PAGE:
For all of us in the Dispute Resolution space this is a great outcome. As a participant I am extremely grateful for the experience.

Congratulations to:

  • The far-sighted Michael Leathes for having the dream;
  • The international organising committee for herding the cats internationally;
  • The principal sponsor Herbert Smith Freehills for staying the course and making such a substantial commitment;
  • Jeremy Lack, Global Coordinator, for his tenacity;
  • Powervote for its innovative technology
  • Danielle Hutchinson and Emma-May Litchfield for bringing to the dispute resolution field research methodologies which have proven so useful in the fields of education and social sciences

 

 

 

Hybrids have arrived – hosted by the beautiful city of Vienna

Hybrid processes are not new to those of us who teach and write in the ADR space. We have all heard of arb-med and med-arb. Some of us have even heard of Baseball Arbitration, Night Baseball Arbitration and Medaloa.

Step into the practitioner’s world and the view is different.

Here the processes of mediation and arbitration remain distant strangers, practised and accredited separately. Few practitioners have dual qualifications and even those who do are rarely comfortable with the concept of offering a hybrid process.

The next generation of practitioners is being given the opportunity of seeing things differently via a new student mooting program.

The starting point is the Willem C. Vis International Commercial Arbitration Moot (Vis Moot) which has just reached its 24th anniversary.

This moot tests the oral and written prowess of students in dealing with a complex international commercial conflict. This long established arbitration competition now has a sibling.

town hall vienna

View of the historic Town Hall in Vienna – site of the competition cocktail party. Photo Copyright Rosemary Howell

Established three years ago, the IBA-VIAC Consensual Dispute Resolution Competition (CDRC) commences in Vienna on July 10th at the beautiful University of Economics and Business (Wu Wien). Students participate either as negotiators or as mediators with separate scoring and evaluation for both roles.

The competition follows the Vis Moot and draws on the same case study (amended to remove all the procedural challenges of the arbitration). The competition opens with the news that the arbitration has been adjourned for a little over a week to give the parties the opportunity to see if they can resolve the conflict by mediation.

The competition gives an important signal that extends far beyond the students who are participating. The working committee drafting the problems has required consultation between arbitrators and mediators and encouraged a collaboration that is not often seen. Expert assessors too are being given experience in both the arbitration and mediation arenas.

The significant outcome is that not only is the next generation of practitioners being given the chance to consider hybrids up close, but practitioners are also joining the dots to draw together practices that once were very separate.

A great outcome.

What’s a Heat Exchanger got to do with it? – Mediation re-imagined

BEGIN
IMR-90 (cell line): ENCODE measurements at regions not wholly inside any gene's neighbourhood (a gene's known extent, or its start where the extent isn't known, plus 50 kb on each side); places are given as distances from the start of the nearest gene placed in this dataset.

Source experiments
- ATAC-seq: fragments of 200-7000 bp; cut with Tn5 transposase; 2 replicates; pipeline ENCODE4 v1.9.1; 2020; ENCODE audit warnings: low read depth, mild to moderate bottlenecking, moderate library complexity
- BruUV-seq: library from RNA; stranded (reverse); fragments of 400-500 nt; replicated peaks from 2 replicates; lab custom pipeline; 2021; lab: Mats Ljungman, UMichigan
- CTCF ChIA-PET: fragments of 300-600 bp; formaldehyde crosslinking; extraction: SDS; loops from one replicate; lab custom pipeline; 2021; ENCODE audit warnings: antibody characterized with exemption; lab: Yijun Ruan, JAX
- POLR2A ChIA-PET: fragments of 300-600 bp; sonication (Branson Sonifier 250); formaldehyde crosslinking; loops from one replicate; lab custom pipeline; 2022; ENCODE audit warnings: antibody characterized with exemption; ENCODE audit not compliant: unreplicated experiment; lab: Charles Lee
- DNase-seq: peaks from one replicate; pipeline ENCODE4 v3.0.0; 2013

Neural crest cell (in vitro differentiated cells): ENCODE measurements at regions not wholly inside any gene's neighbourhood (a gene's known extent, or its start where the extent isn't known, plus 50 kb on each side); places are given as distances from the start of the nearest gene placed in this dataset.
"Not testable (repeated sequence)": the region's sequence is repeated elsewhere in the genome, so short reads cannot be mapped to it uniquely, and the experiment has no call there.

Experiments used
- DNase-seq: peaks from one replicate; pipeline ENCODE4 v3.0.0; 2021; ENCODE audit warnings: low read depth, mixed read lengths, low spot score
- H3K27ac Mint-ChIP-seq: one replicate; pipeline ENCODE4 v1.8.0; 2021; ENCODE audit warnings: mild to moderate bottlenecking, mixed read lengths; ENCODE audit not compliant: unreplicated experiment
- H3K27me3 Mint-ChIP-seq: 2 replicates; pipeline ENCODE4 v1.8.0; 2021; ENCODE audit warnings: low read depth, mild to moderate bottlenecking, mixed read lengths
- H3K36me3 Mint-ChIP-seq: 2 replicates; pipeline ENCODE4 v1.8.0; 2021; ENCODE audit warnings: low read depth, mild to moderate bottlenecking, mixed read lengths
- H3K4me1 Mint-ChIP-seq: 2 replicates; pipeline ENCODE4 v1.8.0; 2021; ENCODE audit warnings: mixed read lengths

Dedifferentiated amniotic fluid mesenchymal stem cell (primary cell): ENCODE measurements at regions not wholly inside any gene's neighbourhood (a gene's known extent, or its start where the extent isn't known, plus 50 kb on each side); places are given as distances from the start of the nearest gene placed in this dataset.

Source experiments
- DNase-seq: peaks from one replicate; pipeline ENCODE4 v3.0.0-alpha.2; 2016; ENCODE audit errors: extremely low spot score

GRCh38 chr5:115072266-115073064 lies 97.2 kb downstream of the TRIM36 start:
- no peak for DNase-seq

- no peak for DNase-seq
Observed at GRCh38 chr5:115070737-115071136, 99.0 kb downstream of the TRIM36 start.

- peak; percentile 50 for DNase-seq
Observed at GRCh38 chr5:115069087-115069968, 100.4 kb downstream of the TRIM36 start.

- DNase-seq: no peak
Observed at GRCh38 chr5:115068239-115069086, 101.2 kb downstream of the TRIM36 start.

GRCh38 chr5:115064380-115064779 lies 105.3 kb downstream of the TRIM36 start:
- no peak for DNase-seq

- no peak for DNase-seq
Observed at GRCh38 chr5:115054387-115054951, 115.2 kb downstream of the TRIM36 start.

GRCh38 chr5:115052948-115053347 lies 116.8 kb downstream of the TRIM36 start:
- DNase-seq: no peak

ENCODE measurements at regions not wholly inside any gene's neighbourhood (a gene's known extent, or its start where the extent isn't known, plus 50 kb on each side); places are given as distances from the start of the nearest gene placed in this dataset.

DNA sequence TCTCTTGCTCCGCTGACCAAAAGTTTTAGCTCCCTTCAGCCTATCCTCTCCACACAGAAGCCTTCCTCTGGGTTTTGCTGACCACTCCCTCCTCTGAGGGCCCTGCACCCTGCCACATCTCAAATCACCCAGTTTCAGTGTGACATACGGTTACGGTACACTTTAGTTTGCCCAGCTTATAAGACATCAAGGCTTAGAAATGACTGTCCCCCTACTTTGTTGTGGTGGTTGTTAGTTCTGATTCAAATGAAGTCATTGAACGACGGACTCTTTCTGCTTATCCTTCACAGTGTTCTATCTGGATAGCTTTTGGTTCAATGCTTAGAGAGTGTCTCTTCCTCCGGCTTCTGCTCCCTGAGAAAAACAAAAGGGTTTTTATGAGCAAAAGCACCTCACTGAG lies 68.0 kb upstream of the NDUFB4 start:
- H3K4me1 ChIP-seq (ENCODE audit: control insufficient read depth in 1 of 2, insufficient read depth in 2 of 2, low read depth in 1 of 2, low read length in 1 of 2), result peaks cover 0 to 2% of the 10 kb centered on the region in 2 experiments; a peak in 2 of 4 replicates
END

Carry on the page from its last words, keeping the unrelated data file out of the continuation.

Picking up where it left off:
heat

Ground heat exchangers at One Angel Square, Manchester, England
By Rept0n1x – Daytrip to Manchester (44), CC BY-SA 2.0 – Wikimedia commons

Australian law schools have a broad range of Masters programs offering subjects in the ADR space. One of the most interesting qualities of the current Masters cohort is that it is no longer a group dominated by lawyers and would-be lawyers.

Amongst other influences, the commercial imperatives pushing higher enrolments have strengthened cross-institutional and cross-disciplinary promotion of programs. The result is that today, Masters students in our law schools now come from very diverse cultural, professional and educational backgrounds. Not only are classes culturally richer for the more diverse student profile, particularly the international cohort, but the professional backgrounds are spread over a far wider field.

This means that how and what we teach needs to be re-examined as we academics rise to the challenge of dealing well with differences.

The move from homogenous to heterogeneous has brought into the ADR postgraduate space doctors, social workers, engineers, architects, journalists, accountants and social scientists, to name a few. They all have their own language and narrative and draw on different thinking and reasoning tools.These different technical and professional approaches have brought great benefits including an appetite to challenge the legally influenced, conventional language about process and concepts. We are the richer for it.

Enter the Heat Exchanger.

Last semester I had the privilege of teaching Ahsan Ashraf (whose work I draw on with his permission) in the Mediation in Commerce program at Melbourne Law School. Ahsan is an international student currently studying in Australia and working here as a construction engineer on a major infrastructure project.

He is not a lawyer but is taking some subjects available in the law school Masters program. As we investigated the mediation matrix Ahsan worked hard to join the dots. He felt the concepts were familiar but he needed to find his own reference point for them. His thinking and reasoning tools were not linear and we all recognised that if he could find a connection, this would be useful in his engagement with mediation which is itself a flexible, non-linear process.